Vladimir Lenin's political personality
In 1907, Vladimir Lenin moved to Finland for security reasons and later moved to Switzerland. He continued to travel throughout Europe and participated in socialist meetings and activities. In 1912, he attended the Prague Party Conference and the Zimmerwald Conference. After his return to Russia, Lenin began writing articles and books about the Russian Revolution.While the public may remember him for his political career, Lenin was also an avid outdoorsman. He enjoyed fishing, hunting, and shooting. He was able to identify hundreds of plants, and kept nature notebooks. His letters to his family also reveal a more personal side of Lenin.The strains of the revolution affected Lenin's physical health. He was shot in the neck in an assassination attempt, but the bullet struck too close to the spine for medical personnel to remove it. In May 1922, Lenin suffered his first stroke. His first stroke left him partially paralyzed on his right side. The second stroke occurred a year later, and he resigned from active politics. In March 1923, he suffered his third stroke. He died the next year, bedridden and no longer able to speak.His radical activities
Vladimir Lenin's radical activities began in his early twenties. Born into a family of modest means in 1870, he was the son of a member of the tsarist civil service. The young Lenin used several aliases, including Lenin, which became his official name in 1900. While Lenin enjoyed an idyllic childhood, the murder of his elder brother pushed him to radicalism.Lenin was also an avid reader of radical political literature. He read a novel called What is to Be Done? by Nikolay Chernyshevsky. This book, written in the Peter and Paul Fortress in St. Petersburg, made Lenin very radical and he would later use it as a guide to his political life.By 1903, Lenin had become a leading figure in the socialist contingency in Russia. He advocated violent action against the ruling classes in order to establish a communist society. Although he broke with traditional Marxist thinking, Lenin's radical ideas proved to be revolutionary and successful.His assassination attempts
A 28-year-old anarchist named Fanny Kaplan was accused of plotting to assassinate Vladimir Lenin. Kaplan had fired three shots at the Communist leader, and one of them missed Lenin's face while another went into his left shoulder and neck. The attempt was foiled, and the Communist party was able to consolidate its power.The second of the two plots, involving the SR, failed. In the early part of the 20th century, the SR was in turmoil. Lenin's popularity was eroding, and there was a sour mood in the government. But this wasn't to last long. The Bolshevik government decided to conduct an open political trial, and two of the SR leaders testified in the trial.Stalin faced as many as four assassination attempts, including one that ended in his death. However, the NKVD decided to cover up the evidence, fearing that the NKVD would be a martyr for anti-communist groups. Lenin's assassins also targeted him, but he survived. In November of 1918, the Provisional Government of Russia was deposed and soviet rule was proclaimed.His philosophy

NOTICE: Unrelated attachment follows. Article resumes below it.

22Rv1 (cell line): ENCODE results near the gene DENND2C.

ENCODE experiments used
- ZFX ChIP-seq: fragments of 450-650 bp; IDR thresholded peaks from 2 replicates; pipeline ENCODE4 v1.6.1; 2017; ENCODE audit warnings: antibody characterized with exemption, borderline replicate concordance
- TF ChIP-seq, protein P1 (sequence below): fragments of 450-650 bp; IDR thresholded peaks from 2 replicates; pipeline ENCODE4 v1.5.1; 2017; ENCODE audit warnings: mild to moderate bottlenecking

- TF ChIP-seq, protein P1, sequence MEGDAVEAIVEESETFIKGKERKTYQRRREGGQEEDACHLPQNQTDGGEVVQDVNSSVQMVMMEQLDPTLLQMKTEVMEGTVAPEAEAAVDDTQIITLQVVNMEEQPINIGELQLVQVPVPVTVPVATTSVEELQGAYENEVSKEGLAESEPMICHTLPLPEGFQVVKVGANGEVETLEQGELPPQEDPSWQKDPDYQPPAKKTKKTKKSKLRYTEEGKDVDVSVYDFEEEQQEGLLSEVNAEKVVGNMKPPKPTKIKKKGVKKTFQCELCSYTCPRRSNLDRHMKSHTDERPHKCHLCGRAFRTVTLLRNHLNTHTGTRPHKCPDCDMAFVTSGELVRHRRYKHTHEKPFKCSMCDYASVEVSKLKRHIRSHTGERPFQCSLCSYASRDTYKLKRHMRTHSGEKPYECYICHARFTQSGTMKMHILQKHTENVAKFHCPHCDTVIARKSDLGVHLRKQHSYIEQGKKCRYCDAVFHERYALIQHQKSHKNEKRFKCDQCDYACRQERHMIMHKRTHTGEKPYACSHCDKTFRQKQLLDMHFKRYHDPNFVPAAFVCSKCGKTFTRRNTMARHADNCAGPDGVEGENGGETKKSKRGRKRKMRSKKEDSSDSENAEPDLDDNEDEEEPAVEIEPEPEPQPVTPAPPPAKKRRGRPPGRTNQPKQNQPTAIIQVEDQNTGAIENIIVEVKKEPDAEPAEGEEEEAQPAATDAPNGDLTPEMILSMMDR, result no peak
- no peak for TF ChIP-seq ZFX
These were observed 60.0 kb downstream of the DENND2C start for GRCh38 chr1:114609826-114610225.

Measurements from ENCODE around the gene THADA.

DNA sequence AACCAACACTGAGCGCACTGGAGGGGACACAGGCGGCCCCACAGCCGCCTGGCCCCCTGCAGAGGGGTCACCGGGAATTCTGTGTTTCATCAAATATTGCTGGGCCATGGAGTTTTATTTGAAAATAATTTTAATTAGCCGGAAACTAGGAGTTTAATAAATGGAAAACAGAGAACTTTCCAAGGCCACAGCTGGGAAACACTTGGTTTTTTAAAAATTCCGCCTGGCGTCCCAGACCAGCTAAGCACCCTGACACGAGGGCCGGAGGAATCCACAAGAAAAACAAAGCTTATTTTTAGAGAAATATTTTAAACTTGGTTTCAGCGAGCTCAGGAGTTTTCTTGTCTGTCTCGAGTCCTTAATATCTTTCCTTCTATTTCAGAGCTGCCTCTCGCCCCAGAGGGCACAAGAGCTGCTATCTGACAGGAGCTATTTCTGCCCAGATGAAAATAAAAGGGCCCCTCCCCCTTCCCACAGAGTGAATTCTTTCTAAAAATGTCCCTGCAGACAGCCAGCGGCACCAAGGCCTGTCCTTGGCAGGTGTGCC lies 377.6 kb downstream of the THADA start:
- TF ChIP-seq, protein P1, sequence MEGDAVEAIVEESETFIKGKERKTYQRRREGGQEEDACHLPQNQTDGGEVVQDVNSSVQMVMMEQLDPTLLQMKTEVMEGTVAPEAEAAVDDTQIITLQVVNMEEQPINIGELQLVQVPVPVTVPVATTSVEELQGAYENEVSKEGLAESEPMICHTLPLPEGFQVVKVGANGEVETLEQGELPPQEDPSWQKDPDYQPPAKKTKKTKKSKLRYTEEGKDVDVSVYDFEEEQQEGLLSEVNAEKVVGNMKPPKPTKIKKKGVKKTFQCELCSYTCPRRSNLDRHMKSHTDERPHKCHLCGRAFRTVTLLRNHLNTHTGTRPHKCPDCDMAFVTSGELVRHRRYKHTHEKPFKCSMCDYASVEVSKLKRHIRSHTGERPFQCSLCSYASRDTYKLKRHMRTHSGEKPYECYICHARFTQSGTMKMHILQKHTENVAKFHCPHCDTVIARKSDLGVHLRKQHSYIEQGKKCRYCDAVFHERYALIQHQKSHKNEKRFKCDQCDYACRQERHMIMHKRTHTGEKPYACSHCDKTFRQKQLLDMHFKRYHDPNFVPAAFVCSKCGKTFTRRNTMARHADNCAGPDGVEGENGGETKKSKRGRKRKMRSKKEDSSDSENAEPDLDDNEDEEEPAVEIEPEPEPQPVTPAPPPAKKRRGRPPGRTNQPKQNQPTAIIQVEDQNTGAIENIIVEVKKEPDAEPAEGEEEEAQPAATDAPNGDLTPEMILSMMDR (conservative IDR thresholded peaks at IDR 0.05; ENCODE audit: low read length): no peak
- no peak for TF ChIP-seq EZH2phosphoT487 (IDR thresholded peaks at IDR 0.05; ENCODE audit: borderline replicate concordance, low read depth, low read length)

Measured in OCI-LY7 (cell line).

Lenin's philosophy is essentially one of dialectics, with one exception. Hegel's Logic is an early work on dialectics, which Lenin claimed to have embraced. Although Hegel and Marx criticized each other, their ideas were quite similar. Both authors believed that dialectics was necessary for the development of capitalism and their philosophy of politics reflects this. Nevertheless, some differences are discernible.Lenin was a strong supporter of Kautsky before the Russian Revolution, and he also drew his philosophical line from Plekhanov. However, Plekhanov, an influential Russian philosopher who helped establish Russian 'Marxism' in the 1880s, rejected Mikhailovsky's subjectivism and the belief that capitalism was necessary for the development of socialism. Lenin's philosophy was incompatible with the philosophy of Kautsky and Mikhailovsky, whose ideas were more 'progressive' than Lenin's.In the fall of 1914, Lenin began studying Hegel's Science of Logic. He spent three months studying it, and his notes became more detailed as he continued to read. He also studied Aristotle's Metaphysics and the Philosophy of History.
Type your email